OMB/LPAT/ERT/OLT decisions and outcomes


In 2016, Laurier and Florence Goulet, the owners of a parcel of land in Ogden Township, applied to have a site
plan control agreement approved for the extraction of sand and gravel. Following the submission of various
documents, the application was approved by the Timmins city planning manager in the spring of 2016 but was
strongly opposed by a group of residents living by Baker Lake just north of the land parcel (L. Gillis). The Site,
in a larger context, was located approximately 500 m to the southwest of Baker Lake, on which a number of
residents have seasonal or year-round residences.

Following a recommendation from the city planning manager, city council continued to debate. In the end,
council listened to the concerns voiced by the residents and did not vote to approve the pit, going against the
recommendation of its own planning department. This resulted in the Goulet family challenging the decision
by appealing to the Ontario Municipal Board (L. Gillis).

Five people requested and were granted participant status for the purposes of the OMB hearing – those who
were expected to suffer adverse effects from the property’s use, such as the loss of enjoyment of normal use
of a residence or material discomfort arising from noise, dust, and vibrations (OMB decision). Other issues
raised included slope stability, bank erosion hazards, how a commercial gravel operation would affect surface
and ground water quality, and whether the pit operation would impact wildlife and species at risk (L. Gillis).

In December 2018, the OMB ruled in favour of the local residents and declared that the proposed gravel pit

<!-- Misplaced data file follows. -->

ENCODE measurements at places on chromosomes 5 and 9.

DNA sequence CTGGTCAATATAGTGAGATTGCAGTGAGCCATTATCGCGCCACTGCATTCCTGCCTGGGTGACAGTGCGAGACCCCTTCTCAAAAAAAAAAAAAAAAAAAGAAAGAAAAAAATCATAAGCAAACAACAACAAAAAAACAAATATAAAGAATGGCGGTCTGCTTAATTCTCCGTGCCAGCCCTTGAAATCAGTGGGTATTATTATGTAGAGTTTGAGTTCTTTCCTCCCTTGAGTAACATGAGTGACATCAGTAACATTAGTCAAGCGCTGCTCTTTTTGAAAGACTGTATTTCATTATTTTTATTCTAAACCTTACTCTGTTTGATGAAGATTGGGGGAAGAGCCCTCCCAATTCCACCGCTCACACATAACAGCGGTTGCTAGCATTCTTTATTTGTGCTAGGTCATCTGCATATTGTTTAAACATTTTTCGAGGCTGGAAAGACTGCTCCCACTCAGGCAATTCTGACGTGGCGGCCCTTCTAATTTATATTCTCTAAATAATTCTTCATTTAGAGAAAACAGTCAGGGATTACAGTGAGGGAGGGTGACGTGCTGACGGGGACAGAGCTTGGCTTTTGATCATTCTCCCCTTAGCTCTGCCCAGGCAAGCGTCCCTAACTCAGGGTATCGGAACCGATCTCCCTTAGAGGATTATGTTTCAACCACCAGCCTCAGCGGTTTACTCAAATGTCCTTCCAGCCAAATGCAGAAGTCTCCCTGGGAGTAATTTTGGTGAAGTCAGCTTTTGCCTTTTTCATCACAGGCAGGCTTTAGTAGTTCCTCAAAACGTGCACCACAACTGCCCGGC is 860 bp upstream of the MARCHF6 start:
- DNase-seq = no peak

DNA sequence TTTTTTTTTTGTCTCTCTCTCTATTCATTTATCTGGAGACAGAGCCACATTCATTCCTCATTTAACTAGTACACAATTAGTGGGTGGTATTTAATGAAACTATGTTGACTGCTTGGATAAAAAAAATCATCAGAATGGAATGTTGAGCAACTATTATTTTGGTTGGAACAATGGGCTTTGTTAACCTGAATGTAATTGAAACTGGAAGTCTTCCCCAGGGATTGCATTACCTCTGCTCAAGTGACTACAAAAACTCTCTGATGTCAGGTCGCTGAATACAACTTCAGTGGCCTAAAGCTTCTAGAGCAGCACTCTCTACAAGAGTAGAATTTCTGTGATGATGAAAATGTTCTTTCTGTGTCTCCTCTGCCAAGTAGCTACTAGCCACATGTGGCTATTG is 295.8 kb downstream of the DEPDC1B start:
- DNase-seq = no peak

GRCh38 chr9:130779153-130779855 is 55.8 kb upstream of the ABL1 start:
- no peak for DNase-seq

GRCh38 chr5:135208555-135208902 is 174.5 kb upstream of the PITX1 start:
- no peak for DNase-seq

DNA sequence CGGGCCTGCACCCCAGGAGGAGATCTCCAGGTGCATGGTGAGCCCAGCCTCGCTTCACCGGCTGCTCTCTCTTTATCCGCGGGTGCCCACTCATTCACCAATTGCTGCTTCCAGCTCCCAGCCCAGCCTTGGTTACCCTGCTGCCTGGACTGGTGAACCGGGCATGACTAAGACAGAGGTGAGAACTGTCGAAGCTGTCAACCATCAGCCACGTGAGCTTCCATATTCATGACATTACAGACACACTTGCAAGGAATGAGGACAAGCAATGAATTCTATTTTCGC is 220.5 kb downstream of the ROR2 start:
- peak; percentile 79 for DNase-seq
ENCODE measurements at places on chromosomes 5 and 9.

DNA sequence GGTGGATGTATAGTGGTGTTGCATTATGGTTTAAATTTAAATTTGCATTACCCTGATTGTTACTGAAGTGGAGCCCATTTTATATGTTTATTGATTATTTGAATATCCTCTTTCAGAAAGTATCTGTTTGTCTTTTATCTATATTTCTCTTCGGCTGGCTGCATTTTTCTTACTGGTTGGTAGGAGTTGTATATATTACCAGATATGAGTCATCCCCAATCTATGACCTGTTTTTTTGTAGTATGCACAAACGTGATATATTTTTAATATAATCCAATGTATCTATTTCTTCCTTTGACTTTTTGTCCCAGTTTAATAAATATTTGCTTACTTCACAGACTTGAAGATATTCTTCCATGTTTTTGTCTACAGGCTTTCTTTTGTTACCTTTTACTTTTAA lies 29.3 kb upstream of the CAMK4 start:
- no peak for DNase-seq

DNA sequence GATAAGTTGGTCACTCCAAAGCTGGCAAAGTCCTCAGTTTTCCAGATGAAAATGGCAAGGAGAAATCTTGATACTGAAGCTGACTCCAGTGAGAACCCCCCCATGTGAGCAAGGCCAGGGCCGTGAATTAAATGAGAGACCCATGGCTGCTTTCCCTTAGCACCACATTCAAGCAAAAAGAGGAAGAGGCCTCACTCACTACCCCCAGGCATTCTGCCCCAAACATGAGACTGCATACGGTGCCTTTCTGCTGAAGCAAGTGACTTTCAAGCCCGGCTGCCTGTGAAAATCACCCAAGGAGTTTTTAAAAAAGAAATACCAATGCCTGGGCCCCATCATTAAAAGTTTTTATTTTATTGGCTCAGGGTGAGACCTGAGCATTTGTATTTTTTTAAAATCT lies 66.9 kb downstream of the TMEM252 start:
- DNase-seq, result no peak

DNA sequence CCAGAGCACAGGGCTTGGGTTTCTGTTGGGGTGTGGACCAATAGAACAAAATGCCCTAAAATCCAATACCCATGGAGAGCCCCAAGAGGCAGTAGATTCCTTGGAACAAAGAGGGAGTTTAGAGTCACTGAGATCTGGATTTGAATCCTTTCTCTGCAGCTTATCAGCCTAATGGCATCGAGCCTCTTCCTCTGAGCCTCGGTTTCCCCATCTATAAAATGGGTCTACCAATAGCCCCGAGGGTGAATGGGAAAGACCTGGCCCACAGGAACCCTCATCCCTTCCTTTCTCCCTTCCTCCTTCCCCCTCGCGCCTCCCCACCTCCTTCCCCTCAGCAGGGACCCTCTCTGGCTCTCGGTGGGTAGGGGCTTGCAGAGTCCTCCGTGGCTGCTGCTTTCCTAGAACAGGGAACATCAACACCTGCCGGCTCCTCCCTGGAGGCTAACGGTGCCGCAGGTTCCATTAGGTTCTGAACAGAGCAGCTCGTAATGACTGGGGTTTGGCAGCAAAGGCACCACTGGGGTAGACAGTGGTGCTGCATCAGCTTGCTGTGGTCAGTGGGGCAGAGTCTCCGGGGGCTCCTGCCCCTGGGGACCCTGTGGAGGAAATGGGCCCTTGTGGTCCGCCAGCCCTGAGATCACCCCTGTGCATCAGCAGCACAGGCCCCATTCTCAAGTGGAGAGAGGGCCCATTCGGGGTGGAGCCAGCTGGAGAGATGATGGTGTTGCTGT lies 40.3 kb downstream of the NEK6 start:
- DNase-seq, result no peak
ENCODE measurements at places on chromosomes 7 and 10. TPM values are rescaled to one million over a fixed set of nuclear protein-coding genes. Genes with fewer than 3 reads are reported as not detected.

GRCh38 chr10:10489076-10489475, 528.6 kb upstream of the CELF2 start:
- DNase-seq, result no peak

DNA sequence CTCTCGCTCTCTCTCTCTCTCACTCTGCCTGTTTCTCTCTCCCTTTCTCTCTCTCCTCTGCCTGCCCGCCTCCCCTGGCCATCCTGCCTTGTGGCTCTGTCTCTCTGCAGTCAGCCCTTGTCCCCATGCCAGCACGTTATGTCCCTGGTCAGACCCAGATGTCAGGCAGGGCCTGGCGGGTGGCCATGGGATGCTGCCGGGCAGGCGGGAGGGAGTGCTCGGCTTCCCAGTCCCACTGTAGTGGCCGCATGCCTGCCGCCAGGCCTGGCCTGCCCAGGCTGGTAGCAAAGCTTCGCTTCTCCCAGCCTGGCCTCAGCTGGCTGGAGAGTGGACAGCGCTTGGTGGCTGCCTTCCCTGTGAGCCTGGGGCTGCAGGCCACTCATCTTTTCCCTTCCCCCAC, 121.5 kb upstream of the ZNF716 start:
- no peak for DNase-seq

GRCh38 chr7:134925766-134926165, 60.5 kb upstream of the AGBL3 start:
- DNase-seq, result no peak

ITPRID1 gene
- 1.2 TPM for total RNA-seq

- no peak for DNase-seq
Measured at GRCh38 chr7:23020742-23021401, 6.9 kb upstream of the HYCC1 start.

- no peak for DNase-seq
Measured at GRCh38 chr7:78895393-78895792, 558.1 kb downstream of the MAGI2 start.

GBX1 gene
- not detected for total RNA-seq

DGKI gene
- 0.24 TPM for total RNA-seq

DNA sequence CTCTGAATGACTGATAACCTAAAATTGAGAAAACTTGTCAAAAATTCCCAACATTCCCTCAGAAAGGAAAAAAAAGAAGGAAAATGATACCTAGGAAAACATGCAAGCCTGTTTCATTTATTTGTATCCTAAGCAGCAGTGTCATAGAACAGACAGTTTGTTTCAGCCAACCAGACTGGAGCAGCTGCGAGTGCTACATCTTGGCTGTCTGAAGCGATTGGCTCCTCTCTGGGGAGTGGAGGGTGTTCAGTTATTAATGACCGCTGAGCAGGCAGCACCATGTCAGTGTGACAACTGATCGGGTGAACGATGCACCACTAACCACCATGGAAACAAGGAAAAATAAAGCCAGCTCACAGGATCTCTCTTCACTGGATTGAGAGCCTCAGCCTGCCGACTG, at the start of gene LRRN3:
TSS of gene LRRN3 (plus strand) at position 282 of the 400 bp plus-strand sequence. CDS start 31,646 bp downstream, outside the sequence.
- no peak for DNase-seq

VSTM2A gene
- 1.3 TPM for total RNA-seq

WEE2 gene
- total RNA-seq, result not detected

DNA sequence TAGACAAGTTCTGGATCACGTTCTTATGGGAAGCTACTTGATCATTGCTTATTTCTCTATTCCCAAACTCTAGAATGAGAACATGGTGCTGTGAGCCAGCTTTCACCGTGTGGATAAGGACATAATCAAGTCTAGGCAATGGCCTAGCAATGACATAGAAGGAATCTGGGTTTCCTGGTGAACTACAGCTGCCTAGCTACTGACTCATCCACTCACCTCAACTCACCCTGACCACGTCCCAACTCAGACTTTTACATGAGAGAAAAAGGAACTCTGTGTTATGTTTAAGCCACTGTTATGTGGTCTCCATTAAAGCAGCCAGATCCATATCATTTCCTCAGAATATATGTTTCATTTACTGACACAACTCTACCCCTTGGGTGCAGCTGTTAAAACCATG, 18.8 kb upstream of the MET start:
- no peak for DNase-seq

would not be allowed to move forward. It had become clear to the Tribunal that “the Appellant’s technical
submissions in support of the application did not include the type of field work, data collections, surveys, and
comprehensive analysis necessary to satisfy the policy and regulatory requirements relating to wildlife habitat,
species at risk and environmental impact assessments,” (OMB decision). It was also concluded that not all
aspects of the Appellant’s proposal were thoroughly reviewed, and that crucial matters were not addressed
when the recommendation that the project go forward was made to Timmins City Council in 2016.

Rather surprisingly, it was not until closing argument on the final day of the OMB hearing, that the Appellants
indicated to the Tribunal that it had never been their intention to open an aggregate pit. “It was never our
intention to open a pit in the first place. All we ever wanted from the very beginning, and still want, is to build
a home. Nothing more than a residence in the Baker Lake area,” said Goulet. “We would like to cancel the site
plan control agreement,” (L. Gillis).

Goulet then said he would like to see the entire parcel rezoned to RD-RU rural to allow for residential use. The
Tribunal, however, does not have a zoning by-law appeal before it, and had no jurisdiction to consider that
request (OMB decision).

Links: – OMB decision (Word doc)